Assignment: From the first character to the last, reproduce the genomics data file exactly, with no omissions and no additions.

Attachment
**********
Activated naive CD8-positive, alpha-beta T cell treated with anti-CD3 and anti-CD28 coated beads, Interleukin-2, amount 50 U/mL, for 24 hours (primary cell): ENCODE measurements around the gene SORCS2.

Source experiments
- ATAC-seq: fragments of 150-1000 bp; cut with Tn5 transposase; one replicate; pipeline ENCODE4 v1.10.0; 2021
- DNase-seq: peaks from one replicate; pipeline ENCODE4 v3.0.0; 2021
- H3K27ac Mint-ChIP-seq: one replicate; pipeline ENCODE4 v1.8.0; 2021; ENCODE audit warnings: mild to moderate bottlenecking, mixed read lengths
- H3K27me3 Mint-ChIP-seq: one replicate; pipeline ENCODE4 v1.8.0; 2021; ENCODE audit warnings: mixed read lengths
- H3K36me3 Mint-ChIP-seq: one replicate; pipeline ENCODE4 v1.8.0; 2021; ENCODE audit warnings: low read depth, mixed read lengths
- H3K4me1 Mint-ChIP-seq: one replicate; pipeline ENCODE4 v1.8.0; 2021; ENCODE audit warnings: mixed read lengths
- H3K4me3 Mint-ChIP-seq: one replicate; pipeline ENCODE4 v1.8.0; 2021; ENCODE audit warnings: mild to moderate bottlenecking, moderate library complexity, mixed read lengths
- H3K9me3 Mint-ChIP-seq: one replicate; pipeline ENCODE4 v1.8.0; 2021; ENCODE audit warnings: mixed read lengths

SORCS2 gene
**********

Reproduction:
Activated naive CD8-positive, alpha-beta T cell treated with anti-CD3 and anti-CD28 coated beads, Interleukin-2, amount 50 U/mL, for 24 hours (primary cell): ENCODE measurements around the gene SORCS2.

Source experiments
- ATAC-seq: fragments of 150-1000 bp; cut with Tn5 transposase; one replicate; pipeline ENCODE4 v1.10.0; 2021
- DNase-seq: peaks from one replicate; pipeline ENCODE4 v3.0.0; 2021
- H3K27ac Mint-ChIP-seq: one replicate; pipeline ENCODE4 v1.8.0; 2021; ENCODE audit warnings: mild to moderate bottlenecking, mixed read lengths
- H3K27me3 Mint-ChIP-seq: one replicate; pipeline ENCODE4 v1.8.0; 2021; ENCODE audit warnings: mixed read lengths
- H3K36me3 Mint-ChIP-seq: one replicate; pipeline ENCODE4 v1.8.0; 2021; ENCODE audit warnings: low read depth, mixed read lengths
- H3K4me1 Mint-ChIP-seq: one replicate; pipeline ENCODE4 v1.8.0; 2021; ENCODE audit warnings: mixed read lengths
- H3K4me3 Mint-ChIP-seq: one replicate; pipeline ENCODE4 v1.8.0; 2021; ENCODE audit warnings: mild to moderate bottlenecking, moderate library complexity, mixed read lengths
- H3K9me3 Mint-ChIP-seq: one replicate; pipeline ENCODE4 v1.8.0; 2021; ENCODE audit warnings: mixed read lengths

SORCS2 gene